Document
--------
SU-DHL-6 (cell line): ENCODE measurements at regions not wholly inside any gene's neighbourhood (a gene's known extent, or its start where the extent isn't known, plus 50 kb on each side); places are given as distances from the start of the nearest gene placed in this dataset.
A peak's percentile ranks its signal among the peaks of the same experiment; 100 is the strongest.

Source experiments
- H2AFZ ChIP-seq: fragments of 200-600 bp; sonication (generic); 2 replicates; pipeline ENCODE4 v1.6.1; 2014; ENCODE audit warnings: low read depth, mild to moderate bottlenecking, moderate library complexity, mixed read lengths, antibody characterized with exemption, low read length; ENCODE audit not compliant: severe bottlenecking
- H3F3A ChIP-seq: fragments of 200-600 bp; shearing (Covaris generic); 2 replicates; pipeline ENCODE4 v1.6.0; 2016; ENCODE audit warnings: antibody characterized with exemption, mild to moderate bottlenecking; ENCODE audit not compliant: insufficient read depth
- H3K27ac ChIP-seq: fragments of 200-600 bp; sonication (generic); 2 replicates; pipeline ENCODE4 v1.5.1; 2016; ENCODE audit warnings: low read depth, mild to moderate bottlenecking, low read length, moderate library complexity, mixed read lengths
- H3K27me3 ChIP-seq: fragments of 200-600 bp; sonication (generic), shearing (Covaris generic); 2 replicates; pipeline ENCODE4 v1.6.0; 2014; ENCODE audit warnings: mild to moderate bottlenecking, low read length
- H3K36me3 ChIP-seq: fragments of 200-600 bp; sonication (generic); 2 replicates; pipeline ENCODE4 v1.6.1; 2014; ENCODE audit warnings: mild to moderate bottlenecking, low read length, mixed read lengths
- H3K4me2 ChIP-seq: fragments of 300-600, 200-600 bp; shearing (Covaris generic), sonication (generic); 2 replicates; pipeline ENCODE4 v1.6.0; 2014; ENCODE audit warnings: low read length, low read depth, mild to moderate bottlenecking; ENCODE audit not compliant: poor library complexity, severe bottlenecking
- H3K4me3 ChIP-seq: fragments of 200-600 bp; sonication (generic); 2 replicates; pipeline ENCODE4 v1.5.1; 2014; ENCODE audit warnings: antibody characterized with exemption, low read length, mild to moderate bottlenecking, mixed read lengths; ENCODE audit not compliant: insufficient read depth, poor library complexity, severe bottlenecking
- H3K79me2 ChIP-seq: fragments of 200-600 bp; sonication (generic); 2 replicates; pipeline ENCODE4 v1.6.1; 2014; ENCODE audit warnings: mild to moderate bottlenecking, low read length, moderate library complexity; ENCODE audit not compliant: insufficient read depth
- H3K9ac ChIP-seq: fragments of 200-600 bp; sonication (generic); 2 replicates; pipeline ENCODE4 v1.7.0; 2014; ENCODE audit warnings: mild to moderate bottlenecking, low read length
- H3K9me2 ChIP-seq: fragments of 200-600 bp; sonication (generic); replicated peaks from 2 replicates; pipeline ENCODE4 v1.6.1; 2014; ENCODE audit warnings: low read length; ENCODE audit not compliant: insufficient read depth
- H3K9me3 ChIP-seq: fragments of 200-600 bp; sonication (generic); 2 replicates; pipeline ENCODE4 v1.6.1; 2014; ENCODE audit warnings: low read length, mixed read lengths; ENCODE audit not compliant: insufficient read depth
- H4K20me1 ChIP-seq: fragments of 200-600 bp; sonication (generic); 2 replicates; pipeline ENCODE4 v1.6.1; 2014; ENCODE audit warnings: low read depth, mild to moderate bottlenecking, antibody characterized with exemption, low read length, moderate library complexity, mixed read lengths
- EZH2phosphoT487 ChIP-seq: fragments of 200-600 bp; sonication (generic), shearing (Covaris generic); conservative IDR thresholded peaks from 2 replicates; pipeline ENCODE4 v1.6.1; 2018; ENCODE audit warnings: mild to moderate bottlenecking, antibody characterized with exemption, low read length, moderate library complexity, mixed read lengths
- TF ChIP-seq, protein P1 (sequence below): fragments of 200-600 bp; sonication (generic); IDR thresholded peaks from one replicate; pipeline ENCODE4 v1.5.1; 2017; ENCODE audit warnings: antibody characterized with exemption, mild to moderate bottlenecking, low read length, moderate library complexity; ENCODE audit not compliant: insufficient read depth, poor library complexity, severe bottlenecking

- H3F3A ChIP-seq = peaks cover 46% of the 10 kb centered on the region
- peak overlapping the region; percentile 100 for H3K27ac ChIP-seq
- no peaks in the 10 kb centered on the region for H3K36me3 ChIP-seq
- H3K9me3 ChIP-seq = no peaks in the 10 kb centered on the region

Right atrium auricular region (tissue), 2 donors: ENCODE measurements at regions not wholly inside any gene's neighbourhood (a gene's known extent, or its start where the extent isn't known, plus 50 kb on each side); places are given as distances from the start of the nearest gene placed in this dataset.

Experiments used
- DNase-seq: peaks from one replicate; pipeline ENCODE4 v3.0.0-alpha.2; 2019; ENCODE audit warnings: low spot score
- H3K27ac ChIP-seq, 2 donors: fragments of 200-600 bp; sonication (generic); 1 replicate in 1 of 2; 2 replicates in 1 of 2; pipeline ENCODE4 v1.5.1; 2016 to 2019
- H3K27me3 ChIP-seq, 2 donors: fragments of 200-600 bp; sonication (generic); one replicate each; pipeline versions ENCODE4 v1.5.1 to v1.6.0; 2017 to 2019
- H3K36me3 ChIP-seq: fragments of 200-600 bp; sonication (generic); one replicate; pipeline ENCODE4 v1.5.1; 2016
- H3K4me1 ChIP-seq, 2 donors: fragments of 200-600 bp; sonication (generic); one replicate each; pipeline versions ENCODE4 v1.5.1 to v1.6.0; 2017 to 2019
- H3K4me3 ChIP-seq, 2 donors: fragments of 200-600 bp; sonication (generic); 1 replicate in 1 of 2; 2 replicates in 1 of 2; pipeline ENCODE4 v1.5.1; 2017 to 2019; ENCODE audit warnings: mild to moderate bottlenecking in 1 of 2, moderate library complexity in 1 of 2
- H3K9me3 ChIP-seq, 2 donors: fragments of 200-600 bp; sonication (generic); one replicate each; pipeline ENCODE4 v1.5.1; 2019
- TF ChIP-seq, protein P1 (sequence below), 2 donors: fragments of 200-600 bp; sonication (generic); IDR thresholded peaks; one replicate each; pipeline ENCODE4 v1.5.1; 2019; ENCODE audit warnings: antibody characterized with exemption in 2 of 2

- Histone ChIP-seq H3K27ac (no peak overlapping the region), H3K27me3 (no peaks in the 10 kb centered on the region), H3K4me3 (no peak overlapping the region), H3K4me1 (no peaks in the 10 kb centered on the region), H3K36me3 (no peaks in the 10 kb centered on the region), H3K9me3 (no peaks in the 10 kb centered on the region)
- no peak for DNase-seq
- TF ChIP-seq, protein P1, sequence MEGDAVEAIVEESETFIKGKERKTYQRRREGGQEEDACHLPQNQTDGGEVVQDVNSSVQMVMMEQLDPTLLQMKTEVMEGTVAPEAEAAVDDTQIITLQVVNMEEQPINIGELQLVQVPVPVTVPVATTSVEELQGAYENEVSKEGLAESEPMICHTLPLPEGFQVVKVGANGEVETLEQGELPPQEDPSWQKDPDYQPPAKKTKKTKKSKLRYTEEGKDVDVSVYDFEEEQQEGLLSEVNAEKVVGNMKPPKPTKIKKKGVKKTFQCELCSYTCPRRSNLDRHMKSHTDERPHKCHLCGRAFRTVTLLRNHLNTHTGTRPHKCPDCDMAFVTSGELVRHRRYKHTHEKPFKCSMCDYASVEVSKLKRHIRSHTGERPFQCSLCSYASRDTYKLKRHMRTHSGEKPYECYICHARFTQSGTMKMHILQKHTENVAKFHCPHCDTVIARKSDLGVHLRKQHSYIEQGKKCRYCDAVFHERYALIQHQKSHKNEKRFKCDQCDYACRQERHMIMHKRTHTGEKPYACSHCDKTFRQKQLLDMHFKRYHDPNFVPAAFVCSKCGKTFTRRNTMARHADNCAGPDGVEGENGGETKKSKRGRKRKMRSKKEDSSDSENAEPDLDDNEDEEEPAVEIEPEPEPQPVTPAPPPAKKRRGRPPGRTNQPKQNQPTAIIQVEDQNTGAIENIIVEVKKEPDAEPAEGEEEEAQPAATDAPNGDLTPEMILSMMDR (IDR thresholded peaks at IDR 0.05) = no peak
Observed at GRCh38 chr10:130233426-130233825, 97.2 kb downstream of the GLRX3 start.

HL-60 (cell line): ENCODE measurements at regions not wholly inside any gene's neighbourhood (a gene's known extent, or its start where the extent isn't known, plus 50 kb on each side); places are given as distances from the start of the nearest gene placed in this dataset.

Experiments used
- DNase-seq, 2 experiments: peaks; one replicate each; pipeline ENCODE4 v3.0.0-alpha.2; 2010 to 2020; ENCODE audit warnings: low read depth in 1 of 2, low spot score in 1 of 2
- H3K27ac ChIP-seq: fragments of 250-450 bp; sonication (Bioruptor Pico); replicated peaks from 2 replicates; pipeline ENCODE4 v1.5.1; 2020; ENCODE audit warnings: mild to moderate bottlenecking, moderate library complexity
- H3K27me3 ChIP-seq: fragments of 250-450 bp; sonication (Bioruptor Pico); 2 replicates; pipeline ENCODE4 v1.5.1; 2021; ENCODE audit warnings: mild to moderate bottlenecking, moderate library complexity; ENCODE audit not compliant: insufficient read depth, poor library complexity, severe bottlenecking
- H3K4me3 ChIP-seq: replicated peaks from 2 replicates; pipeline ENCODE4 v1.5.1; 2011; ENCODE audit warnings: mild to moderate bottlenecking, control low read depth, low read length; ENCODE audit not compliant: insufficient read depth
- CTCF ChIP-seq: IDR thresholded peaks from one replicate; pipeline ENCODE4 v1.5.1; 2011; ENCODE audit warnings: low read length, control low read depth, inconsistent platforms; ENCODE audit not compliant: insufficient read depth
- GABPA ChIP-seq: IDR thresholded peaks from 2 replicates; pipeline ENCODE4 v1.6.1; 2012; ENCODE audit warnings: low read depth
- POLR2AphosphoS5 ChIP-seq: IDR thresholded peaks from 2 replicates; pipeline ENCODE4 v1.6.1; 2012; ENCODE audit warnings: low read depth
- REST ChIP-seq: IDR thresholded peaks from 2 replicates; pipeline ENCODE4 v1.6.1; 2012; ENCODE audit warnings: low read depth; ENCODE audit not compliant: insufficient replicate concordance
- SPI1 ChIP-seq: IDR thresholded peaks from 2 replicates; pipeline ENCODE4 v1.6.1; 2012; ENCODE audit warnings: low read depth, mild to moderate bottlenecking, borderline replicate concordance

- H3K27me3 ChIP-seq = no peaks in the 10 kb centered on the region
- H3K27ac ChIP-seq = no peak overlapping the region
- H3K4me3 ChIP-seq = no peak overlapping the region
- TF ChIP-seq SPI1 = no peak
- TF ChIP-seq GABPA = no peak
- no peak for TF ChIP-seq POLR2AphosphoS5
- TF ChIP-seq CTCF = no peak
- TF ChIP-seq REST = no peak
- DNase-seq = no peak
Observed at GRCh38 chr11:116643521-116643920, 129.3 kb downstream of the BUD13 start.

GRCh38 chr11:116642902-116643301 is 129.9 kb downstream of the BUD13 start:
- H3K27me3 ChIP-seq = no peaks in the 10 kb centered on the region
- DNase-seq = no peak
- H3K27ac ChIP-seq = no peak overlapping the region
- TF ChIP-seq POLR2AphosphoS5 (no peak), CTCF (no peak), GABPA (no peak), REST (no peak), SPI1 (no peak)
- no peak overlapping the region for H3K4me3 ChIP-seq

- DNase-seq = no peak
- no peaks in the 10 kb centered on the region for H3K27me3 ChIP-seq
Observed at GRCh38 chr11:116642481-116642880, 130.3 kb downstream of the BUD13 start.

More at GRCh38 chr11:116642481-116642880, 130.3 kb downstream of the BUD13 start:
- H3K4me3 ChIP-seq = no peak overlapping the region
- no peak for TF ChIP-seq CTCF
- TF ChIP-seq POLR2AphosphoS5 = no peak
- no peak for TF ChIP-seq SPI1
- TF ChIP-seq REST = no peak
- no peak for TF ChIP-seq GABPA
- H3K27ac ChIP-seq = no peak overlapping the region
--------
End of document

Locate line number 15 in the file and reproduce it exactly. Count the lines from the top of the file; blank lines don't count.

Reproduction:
- H4K20me1 ChIP-seq: fragments of 200-600 bp; sonication (generic); 2 replicates; pipeline ENCODE4 v1.6.1; 2014; ENCODE audit warnings: low read depth, mild to moderate bottlenecking, antibody characterized with exemption, low read length, moderate library complexity, mixed read lengths